A lot of reproductive research falls into this category, and, in addition, research such as on dietary supplements isn't covered by federal regulation. Research on surgical procedures that aren't looking for approval as drugs or using devices is not covered.

Second, currently in the system there's no mechanism in a systematic way for addressing major ethical issues in research or for assessing the social value of research. There was a national commission; there was a President's commission; there was NBAC; there is this Council; there is another group called NHRPAC, which has just been disbanded — for occasionally looking at major ethical issues in research, but these are stop-and-start events. They're not systematically organized.

Importantly, assessing the social value of research — Is it really going to contribute that much? What are the down sides of research? Is it designed so that it will affect the most citizens? — is not systematically evaluated in the system, and to some degree is discouraged from being evaluated.

The third problem: We rely on local institutional-based IRBs. When this was developed 25 years ago, that might have been reasonable when a lot of the research happened at our major academic settings like Johns Hopkins, the NIH, Harvard, UCSF, but in fact a lot of research, or maybe even today a majority of research, has now filtered out into private practices, clinics, and a lot of other organizations. There is a mismatch, many people feel, between the fact that we have institution-based IRBs, but a lot of the research isn't even occurring anymore at institutions.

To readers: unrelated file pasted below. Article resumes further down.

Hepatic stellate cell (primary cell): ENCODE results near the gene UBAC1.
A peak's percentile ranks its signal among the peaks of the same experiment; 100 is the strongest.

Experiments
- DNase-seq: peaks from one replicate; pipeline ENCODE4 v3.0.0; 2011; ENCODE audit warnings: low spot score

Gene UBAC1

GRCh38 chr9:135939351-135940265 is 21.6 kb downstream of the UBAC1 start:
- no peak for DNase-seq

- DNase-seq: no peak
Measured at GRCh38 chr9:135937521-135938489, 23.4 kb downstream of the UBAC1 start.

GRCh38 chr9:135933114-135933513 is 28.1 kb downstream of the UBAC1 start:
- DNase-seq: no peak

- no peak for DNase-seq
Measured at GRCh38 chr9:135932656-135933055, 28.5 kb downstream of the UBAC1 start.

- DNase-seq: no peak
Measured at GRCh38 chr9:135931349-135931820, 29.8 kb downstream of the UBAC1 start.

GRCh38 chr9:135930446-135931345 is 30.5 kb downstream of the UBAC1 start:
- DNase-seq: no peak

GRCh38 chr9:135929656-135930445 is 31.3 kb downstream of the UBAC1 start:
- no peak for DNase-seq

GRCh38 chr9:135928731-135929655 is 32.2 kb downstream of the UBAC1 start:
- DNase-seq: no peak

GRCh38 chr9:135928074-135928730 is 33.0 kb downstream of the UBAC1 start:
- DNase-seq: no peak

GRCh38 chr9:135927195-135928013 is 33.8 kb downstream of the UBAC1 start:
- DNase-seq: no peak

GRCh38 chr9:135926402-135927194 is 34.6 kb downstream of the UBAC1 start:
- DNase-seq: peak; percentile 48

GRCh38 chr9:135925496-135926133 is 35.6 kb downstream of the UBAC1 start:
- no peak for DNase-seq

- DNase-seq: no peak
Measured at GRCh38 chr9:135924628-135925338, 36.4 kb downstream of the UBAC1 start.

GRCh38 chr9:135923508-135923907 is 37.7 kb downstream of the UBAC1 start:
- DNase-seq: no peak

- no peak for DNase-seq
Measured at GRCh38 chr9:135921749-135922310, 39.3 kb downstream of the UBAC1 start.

Fourth, even within institutions there's no dedicated funds for IRBs. When the NIH gives out grants for research, there is no extra money for the IRB function. It comes out of what's called indirect money, and there's not even a line item in there.

Many IRBs, certainly before these recent scandals, were resource-starved, I think is an accurate way to put it. Now the scandals have gotten the attention of many institutions, especially if you can close down Johns Hopkins, and Johns Hopkins has announced or indicated that they have doubled the amount of money they devote to their IRB. But I think in general there's still a lot of lack of resources there, and, importantly, IRBs have to compete with all the other demands for medical institutions that are under increasing price pressure.

Fifth, there's a lack of attention to institutional conflicts of interest. One of the problems of having your IRB be institution-bound is that the IRB is actually regulating the research within the institution that is paying the IRB. That is an inherent conflict of interest. I, myself, have twice experienced some of the pressures that can be brought to bear by reviewing research done at the institution and people, powerful people, in the institution having some interest in getting that research going.

Sixth, there's a very poorly defined mechanism for investigator conflict-of-interest rules and the IRB's role in enforcing those rules. An investigator in this country can be subject to as many as five different conflict-of-interest rules: one from the institution where they work; one from the NIH; one from the FDA; one maybe from their professional society, and if they work at a state institution, there's frequently state conflict-of-interest rules.

They all differ. It is very unclear how to follow them, and it is very unclear how that is matched with submitting a protocol. The IRBs also don't know what they are supposed to do.